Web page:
What Type of Issuer Can Conduct a CMPO and How Much Can an Issuer Raise?

To be eligible to conduct a CMPO, an issuer needs to have an effective registration statement on Form S-3, and is therefore only available to companies that satisfy the criteria to use such form.  For issuers that have an aggregate market value of voting and non-voting common stock held by non-affiliates of the issuer (“public float”) of $75M or more, the issuer can offer the full amount of securities remaining available for issuance under the registration statement.  Issuers that have a public float of less than $75M will be subject to the “baby shelf rules”.   In a CMPO, issuers subject to the baby shelf rules can offer up to one-third of their public float, less amounts sold under the baby shelf rules in the trailing twelve month period prior to the offering.  To determine the public float, the issuer may look back sixty days from the date of the offering, and select the highest of the last sales prices or the average of the bid and ask prices on the exchange where the issuer’s stock is listed.  For an issuer subject to the baby shelf rules, the amount of capital that the issuer can raise will continually fluctuate based on the issuer’s trading price.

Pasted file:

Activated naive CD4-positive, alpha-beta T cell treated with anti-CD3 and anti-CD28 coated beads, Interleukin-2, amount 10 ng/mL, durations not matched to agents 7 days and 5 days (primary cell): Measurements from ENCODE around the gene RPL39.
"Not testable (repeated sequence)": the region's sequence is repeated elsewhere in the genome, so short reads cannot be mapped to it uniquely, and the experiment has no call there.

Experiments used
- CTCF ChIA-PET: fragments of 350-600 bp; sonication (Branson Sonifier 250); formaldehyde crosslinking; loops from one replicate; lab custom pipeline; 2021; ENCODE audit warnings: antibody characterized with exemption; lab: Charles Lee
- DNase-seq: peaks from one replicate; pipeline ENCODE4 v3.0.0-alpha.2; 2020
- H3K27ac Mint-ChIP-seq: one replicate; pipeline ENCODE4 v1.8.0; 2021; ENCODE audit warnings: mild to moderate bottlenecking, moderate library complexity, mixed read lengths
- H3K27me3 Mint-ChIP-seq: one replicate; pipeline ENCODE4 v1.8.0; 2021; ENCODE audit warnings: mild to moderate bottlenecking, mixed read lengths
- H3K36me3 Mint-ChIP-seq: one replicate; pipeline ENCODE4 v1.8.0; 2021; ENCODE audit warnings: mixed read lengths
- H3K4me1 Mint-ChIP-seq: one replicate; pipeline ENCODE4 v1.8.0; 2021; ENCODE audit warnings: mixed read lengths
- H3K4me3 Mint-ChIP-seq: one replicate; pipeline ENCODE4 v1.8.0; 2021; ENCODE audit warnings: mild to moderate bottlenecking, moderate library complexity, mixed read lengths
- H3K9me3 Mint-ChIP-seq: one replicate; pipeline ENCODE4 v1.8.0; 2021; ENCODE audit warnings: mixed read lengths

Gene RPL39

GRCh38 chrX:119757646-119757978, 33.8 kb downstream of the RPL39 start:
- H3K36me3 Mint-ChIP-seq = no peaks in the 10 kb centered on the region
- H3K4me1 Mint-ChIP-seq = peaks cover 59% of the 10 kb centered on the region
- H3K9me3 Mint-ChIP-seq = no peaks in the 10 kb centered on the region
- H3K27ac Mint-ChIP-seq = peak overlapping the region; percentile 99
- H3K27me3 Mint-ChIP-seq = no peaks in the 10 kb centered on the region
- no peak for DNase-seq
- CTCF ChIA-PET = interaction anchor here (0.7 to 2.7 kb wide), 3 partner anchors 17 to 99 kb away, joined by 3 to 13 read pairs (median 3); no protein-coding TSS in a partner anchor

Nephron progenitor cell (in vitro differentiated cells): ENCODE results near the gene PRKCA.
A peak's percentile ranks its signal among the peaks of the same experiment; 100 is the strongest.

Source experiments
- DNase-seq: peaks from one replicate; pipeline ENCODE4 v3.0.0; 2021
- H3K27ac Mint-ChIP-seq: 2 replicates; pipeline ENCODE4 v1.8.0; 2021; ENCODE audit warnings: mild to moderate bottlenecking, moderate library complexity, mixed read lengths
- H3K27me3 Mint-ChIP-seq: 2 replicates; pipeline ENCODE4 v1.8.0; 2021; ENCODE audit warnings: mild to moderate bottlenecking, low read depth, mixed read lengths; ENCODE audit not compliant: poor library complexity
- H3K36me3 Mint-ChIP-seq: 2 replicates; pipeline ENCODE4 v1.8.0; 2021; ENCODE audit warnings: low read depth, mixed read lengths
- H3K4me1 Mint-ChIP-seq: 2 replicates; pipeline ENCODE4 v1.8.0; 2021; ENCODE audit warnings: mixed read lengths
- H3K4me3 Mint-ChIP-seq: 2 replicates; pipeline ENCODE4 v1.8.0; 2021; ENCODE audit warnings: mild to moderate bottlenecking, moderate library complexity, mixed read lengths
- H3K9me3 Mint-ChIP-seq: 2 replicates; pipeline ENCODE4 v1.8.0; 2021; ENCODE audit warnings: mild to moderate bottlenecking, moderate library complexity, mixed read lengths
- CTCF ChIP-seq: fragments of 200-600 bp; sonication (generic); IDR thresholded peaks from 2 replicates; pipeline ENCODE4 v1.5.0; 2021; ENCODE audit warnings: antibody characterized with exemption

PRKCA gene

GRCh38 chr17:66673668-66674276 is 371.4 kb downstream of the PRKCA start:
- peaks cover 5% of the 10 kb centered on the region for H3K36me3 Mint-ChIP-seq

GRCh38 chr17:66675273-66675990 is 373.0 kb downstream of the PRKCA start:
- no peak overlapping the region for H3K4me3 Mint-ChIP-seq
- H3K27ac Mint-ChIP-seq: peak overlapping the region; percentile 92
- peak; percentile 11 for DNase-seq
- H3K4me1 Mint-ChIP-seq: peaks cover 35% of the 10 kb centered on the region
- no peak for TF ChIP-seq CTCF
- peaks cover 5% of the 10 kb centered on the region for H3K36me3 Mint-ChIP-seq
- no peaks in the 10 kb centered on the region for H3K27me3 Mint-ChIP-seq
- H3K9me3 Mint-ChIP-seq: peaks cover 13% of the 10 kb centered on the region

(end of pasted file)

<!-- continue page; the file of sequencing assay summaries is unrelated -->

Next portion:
What Exchange Rules Does an Issuer Need to Consider?

The public offering period of a CMPO must be structured to satisfy the applicable NASDAQ or New York Stock Exchange criteria for a “public offering”.  In the event that the criteria are not satisfied, rules requiring advance shareholder approval for private placements where the offering could equal 20% or more of the pre-offering outstanding shares may be implicated.  Moreover, a sale of securities in a transaction other than a public offering at a discount to the market value of the stock to insiders of the issuer is considered a form of equity compensation and requires stockholder approval.  Nasdaq also requires issuers to file a “listing of additional shares” in connection with a CMPO. 

Advantages and Disadvantages of CMPOs

There are a number of advantages of a CMPO compared to a traditional public offering, including the following:

  • A CMPO offers an issuer the ability to raise capital on an as needed basis as favorable market conditions arise through a process that is much faster than a traditional public offering.